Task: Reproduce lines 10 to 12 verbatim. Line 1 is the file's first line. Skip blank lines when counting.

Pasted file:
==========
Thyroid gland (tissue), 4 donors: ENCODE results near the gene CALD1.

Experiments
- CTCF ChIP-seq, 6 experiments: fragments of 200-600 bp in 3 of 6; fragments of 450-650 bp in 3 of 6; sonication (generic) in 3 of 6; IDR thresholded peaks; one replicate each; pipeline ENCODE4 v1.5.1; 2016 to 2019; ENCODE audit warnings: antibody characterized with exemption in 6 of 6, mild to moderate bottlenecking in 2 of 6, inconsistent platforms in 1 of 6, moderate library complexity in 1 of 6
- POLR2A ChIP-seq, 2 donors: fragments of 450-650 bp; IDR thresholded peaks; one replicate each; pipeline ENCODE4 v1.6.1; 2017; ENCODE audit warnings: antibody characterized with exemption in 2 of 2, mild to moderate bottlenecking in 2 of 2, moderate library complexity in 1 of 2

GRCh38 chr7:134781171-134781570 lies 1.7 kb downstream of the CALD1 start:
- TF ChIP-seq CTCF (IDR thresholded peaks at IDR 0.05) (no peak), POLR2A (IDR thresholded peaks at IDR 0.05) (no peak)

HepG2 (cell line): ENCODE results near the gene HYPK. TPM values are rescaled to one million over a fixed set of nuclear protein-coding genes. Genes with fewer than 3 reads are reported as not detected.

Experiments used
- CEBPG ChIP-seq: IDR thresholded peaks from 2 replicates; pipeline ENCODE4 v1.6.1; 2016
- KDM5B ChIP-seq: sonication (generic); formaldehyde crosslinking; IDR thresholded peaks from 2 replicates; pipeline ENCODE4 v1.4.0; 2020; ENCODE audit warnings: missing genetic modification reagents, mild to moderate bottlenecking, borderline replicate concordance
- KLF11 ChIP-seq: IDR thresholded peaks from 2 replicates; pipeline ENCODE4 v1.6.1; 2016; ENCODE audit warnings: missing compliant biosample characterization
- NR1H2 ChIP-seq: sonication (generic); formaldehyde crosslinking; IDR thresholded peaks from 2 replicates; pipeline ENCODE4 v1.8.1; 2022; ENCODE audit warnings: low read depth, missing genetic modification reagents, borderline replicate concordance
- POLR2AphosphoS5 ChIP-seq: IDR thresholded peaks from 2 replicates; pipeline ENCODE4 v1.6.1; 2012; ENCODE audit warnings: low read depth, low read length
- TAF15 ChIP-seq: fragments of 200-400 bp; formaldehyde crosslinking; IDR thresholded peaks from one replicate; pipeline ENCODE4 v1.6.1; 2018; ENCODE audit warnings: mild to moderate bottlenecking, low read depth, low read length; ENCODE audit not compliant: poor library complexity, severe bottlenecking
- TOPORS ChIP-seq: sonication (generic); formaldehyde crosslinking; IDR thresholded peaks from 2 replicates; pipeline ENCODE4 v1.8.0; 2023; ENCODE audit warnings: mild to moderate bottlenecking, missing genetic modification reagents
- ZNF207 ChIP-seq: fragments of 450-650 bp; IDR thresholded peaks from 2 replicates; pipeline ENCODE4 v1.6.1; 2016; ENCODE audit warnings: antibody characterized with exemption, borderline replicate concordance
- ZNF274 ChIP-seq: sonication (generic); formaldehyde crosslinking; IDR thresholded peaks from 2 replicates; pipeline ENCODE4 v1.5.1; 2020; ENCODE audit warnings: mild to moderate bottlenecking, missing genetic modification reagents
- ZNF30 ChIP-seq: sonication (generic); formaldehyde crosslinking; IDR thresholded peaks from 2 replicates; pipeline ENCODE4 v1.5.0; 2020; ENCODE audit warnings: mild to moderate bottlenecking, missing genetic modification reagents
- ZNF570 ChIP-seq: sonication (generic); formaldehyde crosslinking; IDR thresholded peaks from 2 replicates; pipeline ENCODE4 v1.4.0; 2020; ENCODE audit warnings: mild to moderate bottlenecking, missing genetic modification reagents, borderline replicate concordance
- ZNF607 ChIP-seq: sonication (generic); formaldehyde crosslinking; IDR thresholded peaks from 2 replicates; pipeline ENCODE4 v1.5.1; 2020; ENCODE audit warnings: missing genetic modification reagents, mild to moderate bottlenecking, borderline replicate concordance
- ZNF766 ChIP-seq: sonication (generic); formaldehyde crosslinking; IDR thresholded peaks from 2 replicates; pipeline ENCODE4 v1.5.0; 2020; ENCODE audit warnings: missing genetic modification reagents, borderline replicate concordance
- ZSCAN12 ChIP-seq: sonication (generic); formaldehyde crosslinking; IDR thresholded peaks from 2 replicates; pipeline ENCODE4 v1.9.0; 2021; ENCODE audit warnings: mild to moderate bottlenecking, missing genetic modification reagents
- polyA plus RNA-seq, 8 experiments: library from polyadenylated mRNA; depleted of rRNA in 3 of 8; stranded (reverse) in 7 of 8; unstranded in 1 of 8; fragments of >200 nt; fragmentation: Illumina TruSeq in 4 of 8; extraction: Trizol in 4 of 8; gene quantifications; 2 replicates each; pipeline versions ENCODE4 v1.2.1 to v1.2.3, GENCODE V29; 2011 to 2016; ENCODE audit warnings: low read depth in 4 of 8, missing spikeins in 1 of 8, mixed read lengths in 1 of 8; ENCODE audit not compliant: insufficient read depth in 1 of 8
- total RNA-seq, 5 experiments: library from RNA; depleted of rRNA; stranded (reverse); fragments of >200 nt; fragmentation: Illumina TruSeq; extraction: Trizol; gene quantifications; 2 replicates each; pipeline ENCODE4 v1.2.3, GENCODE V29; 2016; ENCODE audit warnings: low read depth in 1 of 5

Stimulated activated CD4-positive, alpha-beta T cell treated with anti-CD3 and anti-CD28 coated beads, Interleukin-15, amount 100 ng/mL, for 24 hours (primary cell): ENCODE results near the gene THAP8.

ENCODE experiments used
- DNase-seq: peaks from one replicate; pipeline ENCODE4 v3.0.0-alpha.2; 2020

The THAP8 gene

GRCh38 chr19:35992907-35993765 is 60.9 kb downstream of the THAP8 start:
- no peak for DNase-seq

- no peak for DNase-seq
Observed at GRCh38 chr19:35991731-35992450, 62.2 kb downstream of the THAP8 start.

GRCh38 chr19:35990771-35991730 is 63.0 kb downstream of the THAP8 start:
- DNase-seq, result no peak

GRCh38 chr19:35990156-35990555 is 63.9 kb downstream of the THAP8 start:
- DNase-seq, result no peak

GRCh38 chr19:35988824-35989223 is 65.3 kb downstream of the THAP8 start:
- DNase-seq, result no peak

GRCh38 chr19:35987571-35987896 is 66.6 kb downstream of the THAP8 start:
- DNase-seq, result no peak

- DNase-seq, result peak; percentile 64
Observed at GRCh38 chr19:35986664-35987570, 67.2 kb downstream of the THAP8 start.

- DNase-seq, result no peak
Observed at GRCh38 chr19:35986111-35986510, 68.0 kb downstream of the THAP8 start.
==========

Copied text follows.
- KDM5B ChIP-seq: sonication (generic); formaldehyde crosslinking; IDR thresholded peaks from 2 replicates; pipeline ENCODE4 v1.4.0; 2020; ENCODE audit warnings: missing genetic modification reagents, mild to moderate bottlenecking, borderline replicate concordance
- KLF11 ChIP-seq: IDR thresholded peaks from 2 replicates; pipeline ENCODE4 v1.6.1; 2016; ENCODE audit warnings: missing compliant biosample characterization
- NR1H2 ChIP-seq: sonication (generic); formaldehyde crosslinking; IDR thresholded peaks from 2 replicates; pipeline ENCODE4 v1.8.1; 2022; ENCODE audit warnings: low read depth, missing genetic modification reagents, borderline replicate concordance